Public & Private Writing on New Plantations


See 2008 South Carolina State Museum Exhibit

My graduate advisor, Suzanne Carothers, is one of the most thoughtful pedagogues that I know, someone who thinks about the education of pre-school and elementary black children in strikingly alternative and radical ways.  In a recent conversation, she reminded me that black children’s role on slave plantations was to take care of white children close in age group.  Until that conversation, I had not thought of the wide-ranging ramifications of this.  It immediately triggered the countless histories and narratives I have read of African American adults explaining how they learned to read and write in slavery via the required chores they had to perform as children: carry  white children’s books for them to school; stand outside the schoolroom and wait for white children to finish school and carry their things home; stand in attention while white children learned or played, eagerly awaiting a command from them.  We know from the archives that black children used these moments to eavesdrop on school lessons, learn the alphabet, and trick white kids in disseminating the information white children had learned.   We have not talked enough though about what this relationship between white children and black children as learners meant for the epistemological construction of plantation life.  What is most interesting to me is the way in which Carothers marks this relationship as central to classrooms today: black children are still always expected to teach and help white children understand race or African American lives.  In my teaching context, I am talking about those moments in the college classroom where the issue of race or black history comes up and all the white people in the classroom turn to look at the one (or two or three) black student(s) in the room.  Or, there is the moment where a certain theory or issue comes up that is so obviously racialized, but it is up to that one (or two or three) black student(s) in the room to point it out, not the teacher’s role, and the room (or digital interface), of course, just goes dead silent. This seems like a story every black college graduate I know can tell and you can read about this kind of psychic warfare in countless educational accounts of black students’ experiences in schools.  I don’t think, however, we are often inclined to call and link these experiences of black students to slavery in the way Carothers has for me: these kind of moments in classrooms are simply the vestige of a plantation economy of knowledge and learning in the context of white dominance. That kind of framework pushes me to think about race and classrooms in a whole different way and question how, when, and where white children are made dominant.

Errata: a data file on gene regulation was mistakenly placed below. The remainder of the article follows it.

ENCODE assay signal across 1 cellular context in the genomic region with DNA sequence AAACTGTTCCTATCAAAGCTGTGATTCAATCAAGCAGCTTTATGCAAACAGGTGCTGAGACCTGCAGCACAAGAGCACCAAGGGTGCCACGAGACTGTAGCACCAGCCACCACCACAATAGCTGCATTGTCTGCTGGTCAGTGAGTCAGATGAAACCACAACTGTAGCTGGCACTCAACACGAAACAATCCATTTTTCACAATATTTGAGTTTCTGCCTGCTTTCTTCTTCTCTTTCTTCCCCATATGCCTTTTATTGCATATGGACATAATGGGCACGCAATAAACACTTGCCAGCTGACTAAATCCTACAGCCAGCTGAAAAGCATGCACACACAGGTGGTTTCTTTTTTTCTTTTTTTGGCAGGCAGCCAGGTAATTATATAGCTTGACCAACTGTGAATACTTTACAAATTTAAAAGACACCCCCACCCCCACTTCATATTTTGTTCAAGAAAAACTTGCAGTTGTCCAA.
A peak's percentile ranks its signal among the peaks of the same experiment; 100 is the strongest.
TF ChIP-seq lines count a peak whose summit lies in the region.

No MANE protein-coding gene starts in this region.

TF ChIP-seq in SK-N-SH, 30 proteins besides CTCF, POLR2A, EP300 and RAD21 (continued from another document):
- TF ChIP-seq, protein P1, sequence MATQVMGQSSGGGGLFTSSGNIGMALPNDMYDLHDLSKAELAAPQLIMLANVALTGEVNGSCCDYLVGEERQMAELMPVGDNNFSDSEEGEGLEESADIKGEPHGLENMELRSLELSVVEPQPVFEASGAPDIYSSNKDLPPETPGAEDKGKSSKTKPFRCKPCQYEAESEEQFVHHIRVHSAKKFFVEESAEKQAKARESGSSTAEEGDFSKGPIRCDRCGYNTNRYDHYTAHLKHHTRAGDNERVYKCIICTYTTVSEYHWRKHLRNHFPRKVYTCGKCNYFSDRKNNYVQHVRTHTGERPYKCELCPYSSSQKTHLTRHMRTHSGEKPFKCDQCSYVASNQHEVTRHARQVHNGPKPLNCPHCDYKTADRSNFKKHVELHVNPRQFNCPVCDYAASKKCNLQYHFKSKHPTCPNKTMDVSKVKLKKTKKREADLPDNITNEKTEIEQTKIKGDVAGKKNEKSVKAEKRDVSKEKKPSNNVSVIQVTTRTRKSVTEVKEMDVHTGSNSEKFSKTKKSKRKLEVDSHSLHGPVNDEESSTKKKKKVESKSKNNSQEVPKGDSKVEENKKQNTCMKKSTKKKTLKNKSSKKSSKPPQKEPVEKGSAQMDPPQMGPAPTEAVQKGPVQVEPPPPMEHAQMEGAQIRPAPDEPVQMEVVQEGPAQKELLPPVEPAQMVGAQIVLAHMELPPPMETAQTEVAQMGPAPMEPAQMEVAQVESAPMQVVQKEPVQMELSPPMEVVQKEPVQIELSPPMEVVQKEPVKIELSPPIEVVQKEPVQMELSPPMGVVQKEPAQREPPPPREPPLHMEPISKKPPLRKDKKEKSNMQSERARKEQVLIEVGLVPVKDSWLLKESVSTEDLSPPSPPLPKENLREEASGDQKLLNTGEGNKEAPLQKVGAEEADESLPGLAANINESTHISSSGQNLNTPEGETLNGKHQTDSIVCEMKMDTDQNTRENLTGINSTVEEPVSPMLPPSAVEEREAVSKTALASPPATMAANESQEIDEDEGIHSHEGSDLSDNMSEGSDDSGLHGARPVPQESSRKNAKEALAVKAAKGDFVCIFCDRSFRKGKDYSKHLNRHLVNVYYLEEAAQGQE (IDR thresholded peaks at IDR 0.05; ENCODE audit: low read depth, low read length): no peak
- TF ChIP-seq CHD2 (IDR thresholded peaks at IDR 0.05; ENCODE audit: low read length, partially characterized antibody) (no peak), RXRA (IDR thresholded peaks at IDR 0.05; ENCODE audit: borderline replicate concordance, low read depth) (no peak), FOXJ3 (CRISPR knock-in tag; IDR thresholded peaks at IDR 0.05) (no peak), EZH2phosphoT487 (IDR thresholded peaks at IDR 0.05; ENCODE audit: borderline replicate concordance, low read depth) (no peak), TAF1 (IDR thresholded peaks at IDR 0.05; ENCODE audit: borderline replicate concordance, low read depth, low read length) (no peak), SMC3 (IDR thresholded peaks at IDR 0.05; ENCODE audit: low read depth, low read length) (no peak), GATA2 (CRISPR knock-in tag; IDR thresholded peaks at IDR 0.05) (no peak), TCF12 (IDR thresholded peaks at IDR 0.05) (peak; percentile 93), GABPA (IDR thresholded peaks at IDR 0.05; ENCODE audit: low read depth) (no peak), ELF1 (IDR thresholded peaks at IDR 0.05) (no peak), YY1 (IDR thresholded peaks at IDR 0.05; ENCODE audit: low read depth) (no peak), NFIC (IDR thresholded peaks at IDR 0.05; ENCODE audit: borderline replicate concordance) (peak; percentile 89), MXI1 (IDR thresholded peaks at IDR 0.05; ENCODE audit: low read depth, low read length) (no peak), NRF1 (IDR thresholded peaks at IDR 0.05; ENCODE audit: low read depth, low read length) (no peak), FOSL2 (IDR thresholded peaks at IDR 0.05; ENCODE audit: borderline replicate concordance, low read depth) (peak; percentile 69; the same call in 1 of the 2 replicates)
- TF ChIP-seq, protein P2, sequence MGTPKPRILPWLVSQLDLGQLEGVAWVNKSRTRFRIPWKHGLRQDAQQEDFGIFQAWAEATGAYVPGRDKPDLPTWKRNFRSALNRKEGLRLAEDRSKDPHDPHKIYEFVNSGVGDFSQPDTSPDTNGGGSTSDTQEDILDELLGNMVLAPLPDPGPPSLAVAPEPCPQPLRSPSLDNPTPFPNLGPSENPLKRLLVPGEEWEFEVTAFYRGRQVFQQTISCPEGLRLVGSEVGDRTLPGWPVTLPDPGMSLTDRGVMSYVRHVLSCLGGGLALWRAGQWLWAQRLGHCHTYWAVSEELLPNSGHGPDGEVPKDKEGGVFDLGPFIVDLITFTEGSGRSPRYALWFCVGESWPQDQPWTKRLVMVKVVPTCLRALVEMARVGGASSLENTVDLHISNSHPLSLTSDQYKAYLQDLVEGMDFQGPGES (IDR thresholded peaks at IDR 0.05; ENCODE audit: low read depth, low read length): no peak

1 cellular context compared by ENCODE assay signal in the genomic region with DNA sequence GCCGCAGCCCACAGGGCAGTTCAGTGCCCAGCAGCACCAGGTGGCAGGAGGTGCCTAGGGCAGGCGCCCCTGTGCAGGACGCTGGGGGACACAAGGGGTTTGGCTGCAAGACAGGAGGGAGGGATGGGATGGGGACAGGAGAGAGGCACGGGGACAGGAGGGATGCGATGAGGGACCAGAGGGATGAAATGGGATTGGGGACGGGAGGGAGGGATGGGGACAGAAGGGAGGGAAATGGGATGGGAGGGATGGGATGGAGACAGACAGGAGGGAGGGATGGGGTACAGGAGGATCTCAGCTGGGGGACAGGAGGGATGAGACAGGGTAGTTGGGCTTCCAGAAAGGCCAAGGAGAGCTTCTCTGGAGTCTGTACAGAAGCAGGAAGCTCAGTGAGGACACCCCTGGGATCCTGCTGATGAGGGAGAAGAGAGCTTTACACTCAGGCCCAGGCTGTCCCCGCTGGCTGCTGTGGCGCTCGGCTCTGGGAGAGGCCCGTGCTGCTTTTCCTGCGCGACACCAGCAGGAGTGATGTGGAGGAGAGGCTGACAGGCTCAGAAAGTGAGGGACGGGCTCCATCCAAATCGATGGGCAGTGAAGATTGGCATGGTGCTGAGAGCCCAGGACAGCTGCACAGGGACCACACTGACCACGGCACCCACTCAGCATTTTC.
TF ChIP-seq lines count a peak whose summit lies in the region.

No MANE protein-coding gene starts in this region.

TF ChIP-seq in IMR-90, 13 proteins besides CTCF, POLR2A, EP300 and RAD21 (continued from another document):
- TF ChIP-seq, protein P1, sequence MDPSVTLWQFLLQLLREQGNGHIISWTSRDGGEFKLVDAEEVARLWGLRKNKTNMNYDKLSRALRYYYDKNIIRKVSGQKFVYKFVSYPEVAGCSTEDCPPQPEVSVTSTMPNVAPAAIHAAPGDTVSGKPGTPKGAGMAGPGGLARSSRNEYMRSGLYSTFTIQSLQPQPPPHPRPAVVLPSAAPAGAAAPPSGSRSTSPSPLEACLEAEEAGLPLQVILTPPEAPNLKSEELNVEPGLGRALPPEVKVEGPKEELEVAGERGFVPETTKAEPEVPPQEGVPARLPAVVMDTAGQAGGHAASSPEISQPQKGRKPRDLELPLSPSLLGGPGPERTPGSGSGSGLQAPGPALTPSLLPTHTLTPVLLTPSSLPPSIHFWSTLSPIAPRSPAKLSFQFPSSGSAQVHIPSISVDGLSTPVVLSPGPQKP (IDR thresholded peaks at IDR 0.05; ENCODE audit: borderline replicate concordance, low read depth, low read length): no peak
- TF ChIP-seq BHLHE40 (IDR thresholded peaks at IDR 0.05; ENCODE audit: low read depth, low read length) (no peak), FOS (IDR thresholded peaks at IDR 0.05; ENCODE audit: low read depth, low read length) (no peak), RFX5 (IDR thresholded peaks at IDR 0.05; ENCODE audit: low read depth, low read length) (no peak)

Slave Children on Board the “Daphne”